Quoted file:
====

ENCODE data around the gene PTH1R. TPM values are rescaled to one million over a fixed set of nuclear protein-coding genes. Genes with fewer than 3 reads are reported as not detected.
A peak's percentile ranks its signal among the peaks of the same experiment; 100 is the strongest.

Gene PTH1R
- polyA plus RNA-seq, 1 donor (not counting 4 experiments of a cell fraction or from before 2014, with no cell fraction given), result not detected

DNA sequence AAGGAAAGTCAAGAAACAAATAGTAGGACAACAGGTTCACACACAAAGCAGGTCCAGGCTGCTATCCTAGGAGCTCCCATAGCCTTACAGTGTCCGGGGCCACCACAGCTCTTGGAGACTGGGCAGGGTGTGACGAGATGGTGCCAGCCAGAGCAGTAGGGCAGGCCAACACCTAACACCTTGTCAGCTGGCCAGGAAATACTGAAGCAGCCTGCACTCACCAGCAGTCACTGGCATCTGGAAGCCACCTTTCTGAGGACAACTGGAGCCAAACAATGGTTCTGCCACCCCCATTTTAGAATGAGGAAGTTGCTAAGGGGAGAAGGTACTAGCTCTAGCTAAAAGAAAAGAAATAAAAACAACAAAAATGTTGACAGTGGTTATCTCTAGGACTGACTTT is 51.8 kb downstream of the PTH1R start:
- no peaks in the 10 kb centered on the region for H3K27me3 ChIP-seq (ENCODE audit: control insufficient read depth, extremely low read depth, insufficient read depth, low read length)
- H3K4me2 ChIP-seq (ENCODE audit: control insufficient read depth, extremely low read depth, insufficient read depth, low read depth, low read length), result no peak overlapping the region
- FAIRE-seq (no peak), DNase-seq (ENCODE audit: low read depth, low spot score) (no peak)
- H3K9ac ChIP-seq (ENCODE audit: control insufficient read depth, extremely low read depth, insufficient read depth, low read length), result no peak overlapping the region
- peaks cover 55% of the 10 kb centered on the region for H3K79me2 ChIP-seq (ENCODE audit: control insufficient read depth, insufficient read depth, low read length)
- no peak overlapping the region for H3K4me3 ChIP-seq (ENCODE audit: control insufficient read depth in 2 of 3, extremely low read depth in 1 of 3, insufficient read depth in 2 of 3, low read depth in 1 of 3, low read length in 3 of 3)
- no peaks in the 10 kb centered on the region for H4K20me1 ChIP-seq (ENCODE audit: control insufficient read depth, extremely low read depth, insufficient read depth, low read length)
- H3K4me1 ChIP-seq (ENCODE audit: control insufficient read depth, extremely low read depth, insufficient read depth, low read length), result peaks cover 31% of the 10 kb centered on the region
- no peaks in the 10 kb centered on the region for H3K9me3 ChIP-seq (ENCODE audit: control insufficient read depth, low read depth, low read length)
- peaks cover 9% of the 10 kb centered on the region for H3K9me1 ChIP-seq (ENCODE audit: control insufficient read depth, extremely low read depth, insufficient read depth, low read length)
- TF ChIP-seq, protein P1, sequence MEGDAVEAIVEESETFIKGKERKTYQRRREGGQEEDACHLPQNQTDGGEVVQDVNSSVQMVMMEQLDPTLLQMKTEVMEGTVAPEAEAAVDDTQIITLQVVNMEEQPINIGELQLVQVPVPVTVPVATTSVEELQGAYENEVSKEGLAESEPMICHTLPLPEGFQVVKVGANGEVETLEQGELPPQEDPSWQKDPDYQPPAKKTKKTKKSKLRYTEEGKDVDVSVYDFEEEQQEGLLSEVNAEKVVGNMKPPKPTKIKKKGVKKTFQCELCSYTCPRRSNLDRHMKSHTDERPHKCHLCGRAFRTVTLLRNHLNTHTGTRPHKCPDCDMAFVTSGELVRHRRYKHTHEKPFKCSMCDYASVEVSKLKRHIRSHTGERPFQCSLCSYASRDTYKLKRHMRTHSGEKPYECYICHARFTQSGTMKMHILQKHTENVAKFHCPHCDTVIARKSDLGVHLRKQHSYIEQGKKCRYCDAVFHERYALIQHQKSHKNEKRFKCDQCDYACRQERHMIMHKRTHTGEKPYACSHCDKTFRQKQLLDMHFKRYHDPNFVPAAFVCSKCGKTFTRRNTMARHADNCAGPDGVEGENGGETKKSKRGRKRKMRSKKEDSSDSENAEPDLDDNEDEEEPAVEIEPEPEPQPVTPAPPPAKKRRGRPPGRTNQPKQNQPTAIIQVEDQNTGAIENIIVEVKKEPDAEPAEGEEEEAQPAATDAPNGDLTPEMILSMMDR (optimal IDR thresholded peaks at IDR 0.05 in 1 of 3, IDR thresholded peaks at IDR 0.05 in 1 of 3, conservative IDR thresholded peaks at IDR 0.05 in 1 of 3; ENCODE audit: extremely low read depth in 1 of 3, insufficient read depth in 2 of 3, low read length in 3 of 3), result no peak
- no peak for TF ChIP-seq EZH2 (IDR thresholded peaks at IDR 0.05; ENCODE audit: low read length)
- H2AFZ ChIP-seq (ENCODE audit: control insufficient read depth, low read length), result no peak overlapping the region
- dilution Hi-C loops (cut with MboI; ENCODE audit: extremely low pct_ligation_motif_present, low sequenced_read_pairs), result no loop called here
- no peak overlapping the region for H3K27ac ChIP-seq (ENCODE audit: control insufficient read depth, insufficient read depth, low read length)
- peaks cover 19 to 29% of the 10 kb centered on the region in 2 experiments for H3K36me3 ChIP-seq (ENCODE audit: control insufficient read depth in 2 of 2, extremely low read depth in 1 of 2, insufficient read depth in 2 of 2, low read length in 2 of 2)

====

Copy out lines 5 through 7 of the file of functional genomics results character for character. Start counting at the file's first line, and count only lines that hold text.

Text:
DNA sequence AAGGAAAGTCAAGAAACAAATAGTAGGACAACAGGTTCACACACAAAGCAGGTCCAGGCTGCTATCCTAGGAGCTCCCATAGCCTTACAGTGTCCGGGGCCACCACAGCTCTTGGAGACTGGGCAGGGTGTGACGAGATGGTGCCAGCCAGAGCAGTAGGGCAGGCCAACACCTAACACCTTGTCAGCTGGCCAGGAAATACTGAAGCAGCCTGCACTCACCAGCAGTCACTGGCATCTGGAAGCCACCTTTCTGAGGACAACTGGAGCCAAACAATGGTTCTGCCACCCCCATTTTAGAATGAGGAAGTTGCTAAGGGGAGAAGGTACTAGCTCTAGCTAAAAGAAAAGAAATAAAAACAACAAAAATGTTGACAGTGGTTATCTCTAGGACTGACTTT is 51.8 kb downstream of the PTH1R start:
- no peaks in the 10 kb centered on the region for H3K27me3 ChIP-seq (ENCODE audit: control insufficient read depth, extremely low read depth, insufficient read depth, low read length)
- H3K4me2 ChIP-seq (ENCODE audit: control insufficient read depth, extremely low read depth, insufficient read depth, low read depth, low read length), result no peak overlapping the region